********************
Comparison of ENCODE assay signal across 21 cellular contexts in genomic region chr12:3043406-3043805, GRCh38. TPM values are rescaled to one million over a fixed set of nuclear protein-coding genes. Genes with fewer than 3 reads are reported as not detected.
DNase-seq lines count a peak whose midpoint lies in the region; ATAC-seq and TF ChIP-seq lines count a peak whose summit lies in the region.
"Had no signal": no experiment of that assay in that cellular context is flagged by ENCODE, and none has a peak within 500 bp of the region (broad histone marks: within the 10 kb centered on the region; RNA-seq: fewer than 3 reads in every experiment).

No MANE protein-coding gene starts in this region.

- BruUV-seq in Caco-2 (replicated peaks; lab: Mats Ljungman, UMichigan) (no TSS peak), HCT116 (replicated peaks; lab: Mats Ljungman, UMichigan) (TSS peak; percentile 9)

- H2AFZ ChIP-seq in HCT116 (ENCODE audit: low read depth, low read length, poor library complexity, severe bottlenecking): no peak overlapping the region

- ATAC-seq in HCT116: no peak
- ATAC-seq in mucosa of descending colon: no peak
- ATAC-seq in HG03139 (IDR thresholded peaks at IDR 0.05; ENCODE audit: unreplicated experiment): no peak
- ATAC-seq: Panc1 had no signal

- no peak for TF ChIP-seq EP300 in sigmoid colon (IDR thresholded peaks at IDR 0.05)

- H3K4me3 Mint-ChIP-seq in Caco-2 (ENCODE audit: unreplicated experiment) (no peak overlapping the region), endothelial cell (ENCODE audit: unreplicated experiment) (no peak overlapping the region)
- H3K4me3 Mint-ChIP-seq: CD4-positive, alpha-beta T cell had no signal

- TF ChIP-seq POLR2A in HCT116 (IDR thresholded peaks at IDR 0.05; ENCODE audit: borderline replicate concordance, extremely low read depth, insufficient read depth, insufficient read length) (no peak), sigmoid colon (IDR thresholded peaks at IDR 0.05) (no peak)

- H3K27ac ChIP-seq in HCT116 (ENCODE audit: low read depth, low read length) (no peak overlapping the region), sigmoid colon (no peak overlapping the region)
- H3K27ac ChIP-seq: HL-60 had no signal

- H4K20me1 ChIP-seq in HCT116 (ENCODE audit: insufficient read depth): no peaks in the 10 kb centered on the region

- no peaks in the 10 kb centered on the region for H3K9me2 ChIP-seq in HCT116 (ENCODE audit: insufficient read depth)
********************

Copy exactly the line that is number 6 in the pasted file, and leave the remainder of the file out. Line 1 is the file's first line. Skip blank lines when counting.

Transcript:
- H2AFZ ChIP-seq in HCT116 (ENCODE audit: low read depth, low read length, poor library complexity, severe bottlenecking): no peak overlapping the region